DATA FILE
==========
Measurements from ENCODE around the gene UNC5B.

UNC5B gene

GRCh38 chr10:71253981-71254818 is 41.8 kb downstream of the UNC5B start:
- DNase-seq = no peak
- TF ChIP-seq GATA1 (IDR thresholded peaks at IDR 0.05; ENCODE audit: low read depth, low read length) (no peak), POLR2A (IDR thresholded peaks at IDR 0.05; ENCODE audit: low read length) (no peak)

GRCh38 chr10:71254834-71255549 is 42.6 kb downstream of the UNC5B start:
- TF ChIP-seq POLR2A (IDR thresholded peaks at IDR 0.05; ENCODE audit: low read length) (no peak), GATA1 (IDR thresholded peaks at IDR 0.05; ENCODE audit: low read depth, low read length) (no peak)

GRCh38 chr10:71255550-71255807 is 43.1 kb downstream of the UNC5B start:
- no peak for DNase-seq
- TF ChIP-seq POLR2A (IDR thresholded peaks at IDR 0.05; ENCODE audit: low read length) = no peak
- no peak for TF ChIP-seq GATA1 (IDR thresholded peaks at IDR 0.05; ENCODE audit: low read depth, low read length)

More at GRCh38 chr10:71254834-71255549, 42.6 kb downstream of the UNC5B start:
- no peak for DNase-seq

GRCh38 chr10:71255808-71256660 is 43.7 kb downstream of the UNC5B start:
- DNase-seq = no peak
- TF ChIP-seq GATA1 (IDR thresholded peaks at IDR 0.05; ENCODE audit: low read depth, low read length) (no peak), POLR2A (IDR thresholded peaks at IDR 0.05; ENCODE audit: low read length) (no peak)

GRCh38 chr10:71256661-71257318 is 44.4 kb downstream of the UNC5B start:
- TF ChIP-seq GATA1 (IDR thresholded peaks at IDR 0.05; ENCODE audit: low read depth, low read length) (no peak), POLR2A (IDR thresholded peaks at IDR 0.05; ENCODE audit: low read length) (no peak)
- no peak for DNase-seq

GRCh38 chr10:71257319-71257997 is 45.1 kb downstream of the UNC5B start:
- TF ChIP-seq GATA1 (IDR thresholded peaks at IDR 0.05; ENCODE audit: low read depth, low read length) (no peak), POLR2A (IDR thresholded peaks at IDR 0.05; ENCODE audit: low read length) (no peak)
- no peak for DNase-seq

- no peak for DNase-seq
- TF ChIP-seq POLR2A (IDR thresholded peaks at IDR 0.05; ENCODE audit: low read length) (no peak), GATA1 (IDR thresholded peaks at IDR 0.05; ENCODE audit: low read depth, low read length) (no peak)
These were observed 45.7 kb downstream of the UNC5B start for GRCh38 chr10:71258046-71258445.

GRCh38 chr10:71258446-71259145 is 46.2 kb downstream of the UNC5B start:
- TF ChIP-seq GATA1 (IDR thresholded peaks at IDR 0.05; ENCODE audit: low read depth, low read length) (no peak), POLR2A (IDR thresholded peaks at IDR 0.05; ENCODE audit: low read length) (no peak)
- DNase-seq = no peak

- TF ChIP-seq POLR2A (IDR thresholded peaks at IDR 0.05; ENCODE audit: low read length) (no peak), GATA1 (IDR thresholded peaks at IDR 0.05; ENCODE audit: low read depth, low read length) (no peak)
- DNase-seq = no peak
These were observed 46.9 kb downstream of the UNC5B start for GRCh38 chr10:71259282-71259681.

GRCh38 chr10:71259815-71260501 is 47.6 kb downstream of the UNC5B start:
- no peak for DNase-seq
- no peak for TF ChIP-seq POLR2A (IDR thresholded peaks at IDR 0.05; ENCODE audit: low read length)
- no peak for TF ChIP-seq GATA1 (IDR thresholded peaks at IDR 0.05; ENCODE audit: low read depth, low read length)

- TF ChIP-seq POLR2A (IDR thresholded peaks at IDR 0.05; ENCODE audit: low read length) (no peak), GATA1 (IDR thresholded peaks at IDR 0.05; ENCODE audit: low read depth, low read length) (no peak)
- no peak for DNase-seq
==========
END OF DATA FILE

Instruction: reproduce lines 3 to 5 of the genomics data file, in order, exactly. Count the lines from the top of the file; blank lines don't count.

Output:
GRCh38 chr10:71253981-71254818 is 41.8 kb downstream of the UNC5B start:
- DNase-seq = no peak
- TF ChIP-seq GATA1 (IDR thresholded peaks at IDR 0.05; ENCODE audit: low read depth, low read length) (no peak), POLR2A (IDR thresholded peaks at IDR 0.05; ENCODE audit: low read length) (no peak)